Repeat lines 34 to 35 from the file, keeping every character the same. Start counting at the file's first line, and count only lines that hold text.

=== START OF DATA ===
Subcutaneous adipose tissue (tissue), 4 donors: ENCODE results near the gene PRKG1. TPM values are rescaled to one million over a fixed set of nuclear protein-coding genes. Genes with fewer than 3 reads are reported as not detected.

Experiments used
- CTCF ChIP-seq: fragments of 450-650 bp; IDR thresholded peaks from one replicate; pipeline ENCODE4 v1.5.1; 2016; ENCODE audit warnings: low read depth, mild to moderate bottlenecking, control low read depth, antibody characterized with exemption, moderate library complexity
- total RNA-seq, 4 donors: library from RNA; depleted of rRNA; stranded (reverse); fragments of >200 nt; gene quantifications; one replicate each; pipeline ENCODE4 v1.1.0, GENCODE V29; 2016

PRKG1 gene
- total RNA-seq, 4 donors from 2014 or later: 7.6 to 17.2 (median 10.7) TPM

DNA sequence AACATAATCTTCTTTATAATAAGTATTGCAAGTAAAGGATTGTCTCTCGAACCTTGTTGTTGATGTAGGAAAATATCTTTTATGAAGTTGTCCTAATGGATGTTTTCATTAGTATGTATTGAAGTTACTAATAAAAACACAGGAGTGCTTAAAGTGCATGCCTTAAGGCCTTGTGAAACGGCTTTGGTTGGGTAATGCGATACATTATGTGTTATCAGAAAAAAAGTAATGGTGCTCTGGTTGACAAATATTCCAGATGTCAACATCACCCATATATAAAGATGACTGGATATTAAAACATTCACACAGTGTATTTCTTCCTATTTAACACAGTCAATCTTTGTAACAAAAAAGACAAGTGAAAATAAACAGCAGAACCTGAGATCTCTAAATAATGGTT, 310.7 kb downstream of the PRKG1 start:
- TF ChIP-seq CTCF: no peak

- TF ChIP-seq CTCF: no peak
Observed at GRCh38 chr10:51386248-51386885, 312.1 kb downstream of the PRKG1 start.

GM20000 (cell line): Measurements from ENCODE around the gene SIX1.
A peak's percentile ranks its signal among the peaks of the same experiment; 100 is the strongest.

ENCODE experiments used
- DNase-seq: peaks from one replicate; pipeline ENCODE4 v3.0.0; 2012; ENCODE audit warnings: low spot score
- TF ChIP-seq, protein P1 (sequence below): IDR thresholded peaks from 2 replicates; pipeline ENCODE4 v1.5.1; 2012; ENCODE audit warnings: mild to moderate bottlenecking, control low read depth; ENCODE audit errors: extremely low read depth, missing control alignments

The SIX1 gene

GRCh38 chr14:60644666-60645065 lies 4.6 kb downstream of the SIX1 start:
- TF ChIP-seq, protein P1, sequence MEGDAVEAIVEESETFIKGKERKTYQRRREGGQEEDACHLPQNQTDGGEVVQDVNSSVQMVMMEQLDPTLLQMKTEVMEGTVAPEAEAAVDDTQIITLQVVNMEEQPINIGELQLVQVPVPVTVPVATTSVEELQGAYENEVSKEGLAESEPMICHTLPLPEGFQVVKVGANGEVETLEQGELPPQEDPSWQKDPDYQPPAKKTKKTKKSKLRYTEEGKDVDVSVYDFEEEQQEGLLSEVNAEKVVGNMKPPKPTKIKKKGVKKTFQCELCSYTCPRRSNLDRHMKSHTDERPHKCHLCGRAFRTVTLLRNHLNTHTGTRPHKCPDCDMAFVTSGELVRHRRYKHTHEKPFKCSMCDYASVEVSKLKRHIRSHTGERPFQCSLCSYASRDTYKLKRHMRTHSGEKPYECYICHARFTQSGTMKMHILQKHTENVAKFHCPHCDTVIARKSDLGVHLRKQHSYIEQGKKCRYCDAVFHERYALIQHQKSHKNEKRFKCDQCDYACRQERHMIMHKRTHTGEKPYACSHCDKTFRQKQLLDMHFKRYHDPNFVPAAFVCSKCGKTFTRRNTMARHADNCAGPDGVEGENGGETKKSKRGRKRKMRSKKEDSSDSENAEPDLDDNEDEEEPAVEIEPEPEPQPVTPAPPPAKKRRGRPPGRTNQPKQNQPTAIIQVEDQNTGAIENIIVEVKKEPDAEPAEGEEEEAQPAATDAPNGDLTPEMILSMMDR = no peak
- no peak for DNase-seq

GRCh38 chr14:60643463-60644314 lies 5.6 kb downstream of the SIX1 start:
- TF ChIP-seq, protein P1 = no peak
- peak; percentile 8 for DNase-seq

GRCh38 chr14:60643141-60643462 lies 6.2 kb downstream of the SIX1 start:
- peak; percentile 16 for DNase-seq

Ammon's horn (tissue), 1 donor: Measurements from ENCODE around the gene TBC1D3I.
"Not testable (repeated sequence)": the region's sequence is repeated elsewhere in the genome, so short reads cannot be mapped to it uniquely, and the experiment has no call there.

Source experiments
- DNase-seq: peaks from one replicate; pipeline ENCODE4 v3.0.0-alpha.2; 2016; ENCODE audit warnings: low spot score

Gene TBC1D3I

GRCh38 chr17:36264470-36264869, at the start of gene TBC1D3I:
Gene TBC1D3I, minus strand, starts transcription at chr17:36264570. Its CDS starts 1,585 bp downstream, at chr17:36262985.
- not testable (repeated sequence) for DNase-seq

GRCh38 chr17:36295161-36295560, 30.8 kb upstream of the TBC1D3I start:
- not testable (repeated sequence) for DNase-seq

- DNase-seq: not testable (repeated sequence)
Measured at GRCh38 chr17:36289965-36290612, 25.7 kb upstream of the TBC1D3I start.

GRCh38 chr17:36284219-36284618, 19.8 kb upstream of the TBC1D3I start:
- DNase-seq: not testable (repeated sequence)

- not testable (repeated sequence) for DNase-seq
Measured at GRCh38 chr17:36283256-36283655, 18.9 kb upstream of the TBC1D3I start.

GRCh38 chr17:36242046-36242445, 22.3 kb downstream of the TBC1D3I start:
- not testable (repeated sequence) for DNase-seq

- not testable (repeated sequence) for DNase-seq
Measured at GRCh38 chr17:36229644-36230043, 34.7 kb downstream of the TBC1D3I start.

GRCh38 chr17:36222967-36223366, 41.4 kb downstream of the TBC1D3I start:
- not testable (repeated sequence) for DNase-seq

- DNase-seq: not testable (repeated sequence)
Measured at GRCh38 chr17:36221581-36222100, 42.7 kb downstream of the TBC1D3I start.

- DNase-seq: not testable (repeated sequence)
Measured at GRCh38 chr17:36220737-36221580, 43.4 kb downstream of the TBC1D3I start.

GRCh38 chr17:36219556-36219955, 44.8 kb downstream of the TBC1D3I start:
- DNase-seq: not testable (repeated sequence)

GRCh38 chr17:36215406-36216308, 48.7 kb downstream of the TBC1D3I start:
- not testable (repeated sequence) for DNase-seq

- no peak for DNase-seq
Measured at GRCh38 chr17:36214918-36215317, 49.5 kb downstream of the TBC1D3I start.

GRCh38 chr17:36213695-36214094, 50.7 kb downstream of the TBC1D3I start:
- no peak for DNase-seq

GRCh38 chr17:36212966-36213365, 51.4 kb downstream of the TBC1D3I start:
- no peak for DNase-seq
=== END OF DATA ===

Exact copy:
- not testable (repeated sequence) for DNase-seq

- DNase-seq: not testable (repeated sequence)